The only way that I can be stuck in the middle anymore is if I choose to stay forever a bud instead of blooming.

If you’re struggling with appreciating yourself as a beautiful, incomparable, unique person who is anything but average, you may want to complete this quick exercise. There’s nothing “scientific” about it; its purpose is simply to provide you with a fun “visual” of your one-of-a-kind personality.

Personality in a Picture Exercise

To do this exercise you’ll need to print out the Personality in a Picture Exercise sheet. And you’ll require a pen or pencil to connect the dots on the chart.

You’ll see that the left-side column of the exercise sheet contains the high-level personality traits often described in the field of psychology as “The Big Five”, with “OCEAN” as the acronym for the traits, namely: Openness, Conscientiousness, Extroversion, Agreeableness and Neuroticism. The second column lists the sub-traits, obtained from The remainder of the sheet is a chart, containing a continuum (or scale) of dots for each of the sub-traits.

The exercise entails you marking on the continuum the degree to which you think each sub-personality trait applies to you, between “not at all” on the left side of the chart and “completely” on the right side. You can mark on or between the dots on each line. After you’ve marked a dot for each sub-trait, connect the marked dots with a line.  Why not choose a pen or pencil colour that best suits your personality! And, voila! You have a picture of your personality.

Here’s what my Personality in a Picture looks like:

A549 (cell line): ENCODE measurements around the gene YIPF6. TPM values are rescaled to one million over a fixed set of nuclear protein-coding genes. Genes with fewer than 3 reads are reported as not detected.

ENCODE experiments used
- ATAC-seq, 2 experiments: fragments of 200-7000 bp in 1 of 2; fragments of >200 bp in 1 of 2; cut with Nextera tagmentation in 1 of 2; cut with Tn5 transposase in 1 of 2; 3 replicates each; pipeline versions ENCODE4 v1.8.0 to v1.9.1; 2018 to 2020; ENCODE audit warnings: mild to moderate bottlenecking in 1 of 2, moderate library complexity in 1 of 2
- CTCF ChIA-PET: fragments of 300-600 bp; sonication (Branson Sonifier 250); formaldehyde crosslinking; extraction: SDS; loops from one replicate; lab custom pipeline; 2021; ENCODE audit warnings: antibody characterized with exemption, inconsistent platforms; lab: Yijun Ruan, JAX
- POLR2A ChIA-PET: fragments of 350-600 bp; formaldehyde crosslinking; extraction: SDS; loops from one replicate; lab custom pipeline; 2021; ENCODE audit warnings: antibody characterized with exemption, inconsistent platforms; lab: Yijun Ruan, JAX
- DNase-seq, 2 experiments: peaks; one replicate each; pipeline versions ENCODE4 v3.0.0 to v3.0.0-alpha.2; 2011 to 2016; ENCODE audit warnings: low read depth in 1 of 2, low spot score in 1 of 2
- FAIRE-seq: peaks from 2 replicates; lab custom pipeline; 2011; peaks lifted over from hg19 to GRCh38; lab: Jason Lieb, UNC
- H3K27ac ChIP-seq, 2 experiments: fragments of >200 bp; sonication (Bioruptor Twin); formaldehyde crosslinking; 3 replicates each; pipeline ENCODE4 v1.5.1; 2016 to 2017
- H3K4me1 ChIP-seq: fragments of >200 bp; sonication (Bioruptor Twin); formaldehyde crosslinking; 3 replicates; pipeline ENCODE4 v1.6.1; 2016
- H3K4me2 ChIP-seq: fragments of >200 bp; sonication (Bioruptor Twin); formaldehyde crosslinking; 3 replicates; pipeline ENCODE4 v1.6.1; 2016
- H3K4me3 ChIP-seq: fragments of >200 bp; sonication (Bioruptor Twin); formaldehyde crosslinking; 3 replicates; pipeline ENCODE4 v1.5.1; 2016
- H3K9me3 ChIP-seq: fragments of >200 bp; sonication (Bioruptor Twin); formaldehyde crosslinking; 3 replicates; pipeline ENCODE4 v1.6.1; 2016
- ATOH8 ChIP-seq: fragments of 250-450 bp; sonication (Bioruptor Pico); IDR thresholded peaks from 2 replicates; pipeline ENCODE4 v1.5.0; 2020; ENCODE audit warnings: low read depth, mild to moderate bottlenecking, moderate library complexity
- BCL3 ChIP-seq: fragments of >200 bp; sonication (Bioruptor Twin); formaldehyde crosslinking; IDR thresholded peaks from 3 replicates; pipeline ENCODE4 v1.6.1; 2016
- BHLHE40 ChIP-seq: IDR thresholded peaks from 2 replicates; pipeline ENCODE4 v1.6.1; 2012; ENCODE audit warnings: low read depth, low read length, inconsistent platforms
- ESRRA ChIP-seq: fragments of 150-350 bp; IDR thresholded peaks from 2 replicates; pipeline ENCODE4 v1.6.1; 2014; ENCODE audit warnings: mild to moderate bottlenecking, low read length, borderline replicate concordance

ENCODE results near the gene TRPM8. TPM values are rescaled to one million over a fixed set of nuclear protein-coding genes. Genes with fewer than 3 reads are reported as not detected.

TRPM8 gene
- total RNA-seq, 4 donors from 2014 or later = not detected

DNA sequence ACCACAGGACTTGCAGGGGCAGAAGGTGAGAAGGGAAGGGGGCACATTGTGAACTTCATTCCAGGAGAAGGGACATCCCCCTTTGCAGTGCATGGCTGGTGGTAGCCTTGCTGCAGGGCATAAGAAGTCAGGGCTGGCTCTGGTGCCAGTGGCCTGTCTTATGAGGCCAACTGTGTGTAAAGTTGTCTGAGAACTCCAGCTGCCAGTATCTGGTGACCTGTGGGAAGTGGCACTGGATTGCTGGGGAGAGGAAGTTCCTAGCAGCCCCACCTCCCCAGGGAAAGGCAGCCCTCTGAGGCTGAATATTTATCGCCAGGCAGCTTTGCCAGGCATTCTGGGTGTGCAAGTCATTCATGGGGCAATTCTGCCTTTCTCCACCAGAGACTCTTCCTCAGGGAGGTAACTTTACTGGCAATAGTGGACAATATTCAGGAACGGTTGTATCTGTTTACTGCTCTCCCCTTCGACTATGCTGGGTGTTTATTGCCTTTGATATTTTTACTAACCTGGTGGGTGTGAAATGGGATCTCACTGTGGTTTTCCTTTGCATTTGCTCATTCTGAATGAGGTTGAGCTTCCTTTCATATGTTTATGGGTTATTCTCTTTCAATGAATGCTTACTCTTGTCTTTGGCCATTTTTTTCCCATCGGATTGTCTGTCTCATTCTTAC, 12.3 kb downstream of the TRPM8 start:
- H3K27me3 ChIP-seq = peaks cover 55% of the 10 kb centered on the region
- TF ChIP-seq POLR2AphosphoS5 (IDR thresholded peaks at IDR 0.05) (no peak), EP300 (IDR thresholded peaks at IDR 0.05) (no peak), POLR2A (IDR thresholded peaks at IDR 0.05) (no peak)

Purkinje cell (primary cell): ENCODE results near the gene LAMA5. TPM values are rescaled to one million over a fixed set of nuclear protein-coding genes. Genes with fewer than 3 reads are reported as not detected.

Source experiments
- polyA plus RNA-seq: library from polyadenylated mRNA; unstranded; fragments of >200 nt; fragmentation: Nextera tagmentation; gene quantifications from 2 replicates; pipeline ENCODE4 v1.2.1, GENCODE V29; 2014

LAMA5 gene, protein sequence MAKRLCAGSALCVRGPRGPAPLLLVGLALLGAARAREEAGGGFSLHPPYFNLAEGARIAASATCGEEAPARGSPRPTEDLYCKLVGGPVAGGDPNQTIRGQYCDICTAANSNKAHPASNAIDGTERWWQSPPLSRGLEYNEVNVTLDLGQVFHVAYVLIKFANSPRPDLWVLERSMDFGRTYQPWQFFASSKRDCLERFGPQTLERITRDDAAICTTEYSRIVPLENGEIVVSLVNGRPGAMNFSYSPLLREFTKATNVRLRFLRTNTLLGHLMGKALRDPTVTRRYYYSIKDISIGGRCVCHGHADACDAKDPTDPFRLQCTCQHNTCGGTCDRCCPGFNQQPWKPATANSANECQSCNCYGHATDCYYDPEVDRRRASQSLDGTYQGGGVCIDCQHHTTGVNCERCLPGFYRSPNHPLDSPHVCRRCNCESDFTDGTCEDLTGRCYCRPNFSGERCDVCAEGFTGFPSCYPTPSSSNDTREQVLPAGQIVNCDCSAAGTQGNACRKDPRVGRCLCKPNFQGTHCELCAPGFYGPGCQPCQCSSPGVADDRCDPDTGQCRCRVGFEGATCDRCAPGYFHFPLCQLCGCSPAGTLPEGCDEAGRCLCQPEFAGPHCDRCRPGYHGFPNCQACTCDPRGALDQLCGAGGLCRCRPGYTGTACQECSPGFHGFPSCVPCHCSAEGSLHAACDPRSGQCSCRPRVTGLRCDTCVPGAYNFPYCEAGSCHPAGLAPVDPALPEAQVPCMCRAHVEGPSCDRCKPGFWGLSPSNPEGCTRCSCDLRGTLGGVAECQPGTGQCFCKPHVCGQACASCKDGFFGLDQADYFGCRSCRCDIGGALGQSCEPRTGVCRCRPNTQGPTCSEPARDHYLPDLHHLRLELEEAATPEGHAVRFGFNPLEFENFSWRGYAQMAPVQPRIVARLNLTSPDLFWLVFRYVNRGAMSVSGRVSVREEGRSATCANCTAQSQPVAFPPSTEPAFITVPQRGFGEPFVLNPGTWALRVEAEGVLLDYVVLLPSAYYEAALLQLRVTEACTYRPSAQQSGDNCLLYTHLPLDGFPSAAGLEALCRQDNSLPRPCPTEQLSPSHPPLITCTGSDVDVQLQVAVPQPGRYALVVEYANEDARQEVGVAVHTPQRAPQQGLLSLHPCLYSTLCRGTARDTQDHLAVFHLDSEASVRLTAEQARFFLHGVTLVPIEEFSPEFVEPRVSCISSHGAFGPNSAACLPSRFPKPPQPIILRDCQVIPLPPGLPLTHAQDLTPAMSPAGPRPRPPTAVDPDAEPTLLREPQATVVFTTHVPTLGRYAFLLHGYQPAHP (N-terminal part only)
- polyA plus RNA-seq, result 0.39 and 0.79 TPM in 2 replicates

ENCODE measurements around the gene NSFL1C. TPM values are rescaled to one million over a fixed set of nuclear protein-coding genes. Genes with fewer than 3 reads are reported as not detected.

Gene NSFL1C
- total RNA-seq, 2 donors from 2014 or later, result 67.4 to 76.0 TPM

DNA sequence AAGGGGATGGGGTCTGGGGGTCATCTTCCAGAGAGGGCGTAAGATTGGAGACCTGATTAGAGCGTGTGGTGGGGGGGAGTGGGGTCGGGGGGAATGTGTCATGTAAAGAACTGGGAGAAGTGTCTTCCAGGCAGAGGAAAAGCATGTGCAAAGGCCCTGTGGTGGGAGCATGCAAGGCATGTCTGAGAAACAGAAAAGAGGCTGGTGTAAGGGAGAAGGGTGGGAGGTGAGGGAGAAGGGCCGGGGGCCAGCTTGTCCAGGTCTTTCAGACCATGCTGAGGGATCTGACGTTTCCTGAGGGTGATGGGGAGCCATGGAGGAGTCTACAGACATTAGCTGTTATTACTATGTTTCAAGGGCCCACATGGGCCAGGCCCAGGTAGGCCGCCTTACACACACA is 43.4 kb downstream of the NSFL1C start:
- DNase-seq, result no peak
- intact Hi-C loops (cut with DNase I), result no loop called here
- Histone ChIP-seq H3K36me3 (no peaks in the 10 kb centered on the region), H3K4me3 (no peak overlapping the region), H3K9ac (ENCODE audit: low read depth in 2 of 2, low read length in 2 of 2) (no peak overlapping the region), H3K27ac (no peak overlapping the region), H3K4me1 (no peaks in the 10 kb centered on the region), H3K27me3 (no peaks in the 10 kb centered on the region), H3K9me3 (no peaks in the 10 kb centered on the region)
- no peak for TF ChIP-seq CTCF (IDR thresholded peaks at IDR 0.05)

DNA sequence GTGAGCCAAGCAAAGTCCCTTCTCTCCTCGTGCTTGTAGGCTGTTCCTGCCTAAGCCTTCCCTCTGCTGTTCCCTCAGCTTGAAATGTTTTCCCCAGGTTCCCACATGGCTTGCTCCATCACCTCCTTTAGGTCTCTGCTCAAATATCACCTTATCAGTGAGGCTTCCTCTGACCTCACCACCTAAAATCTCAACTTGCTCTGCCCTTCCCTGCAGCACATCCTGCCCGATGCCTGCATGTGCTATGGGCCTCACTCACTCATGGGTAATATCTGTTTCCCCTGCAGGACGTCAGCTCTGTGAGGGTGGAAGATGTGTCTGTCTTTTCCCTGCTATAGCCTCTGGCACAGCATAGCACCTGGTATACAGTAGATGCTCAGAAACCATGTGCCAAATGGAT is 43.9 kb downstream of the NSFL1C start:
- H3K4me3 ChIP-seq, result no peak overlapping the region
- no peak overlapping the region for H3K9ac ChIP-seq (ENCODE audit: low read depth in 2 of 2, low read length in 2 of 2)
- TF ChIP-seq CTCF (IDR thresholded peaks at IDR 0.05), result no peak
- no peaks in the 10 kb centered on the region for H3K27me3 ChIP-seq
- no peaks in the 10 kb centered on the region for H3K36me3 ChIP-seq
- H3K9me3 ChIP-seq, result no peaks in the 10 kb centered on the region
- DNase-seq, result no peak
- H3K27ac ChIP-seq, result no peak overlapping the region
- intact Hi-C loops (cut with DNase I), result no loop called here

And of this I can be sure: No one else’s personality picture will look exactly like mine. And, no one else’s will look exactly like yours.

Just for the fun of it, if you want to take the exercise one step further, ask yourself if your personality picture reminds you of anything? As soon as I finished my exercise, this is what I saw in my mind’s eye:

My personality looks like an irregular coastline. And I love that my imagination took me there, because I find meaning in that dynamic, ever-changing, zone between land and water, which I speak about in my blog, Lake Huron.

It reminds me, too, that personality is not fixed. It is fluid, and with self-awareness you can change your traits. If there’s anything about the picture of your personality that doesn’t sit well with you, know you have the ability to change it.


The process looks like this:

  1. You gain awareness of a change you want in your life.
  2. You unjudgementally accept the person you are in the present moment, knowing you’re the product of all that’s come before in your life.
  3. You begin practicing the traits you want to manifest, acting as if you already are what you want to be even when you still believe otherwise.
  4. You create alignment with your core values to discover meaning and purpose.
  5. You let go of self-saboteurs.
  6. You change course as often as required.
  7. You celebrate the change you’ve made.

If you’d like to go more deeply into the process of change, I invite you to check out the BU Journey program. It’s a self-paced course, in an audio-book-like format, offering a personal development exercise in each of the seven modules.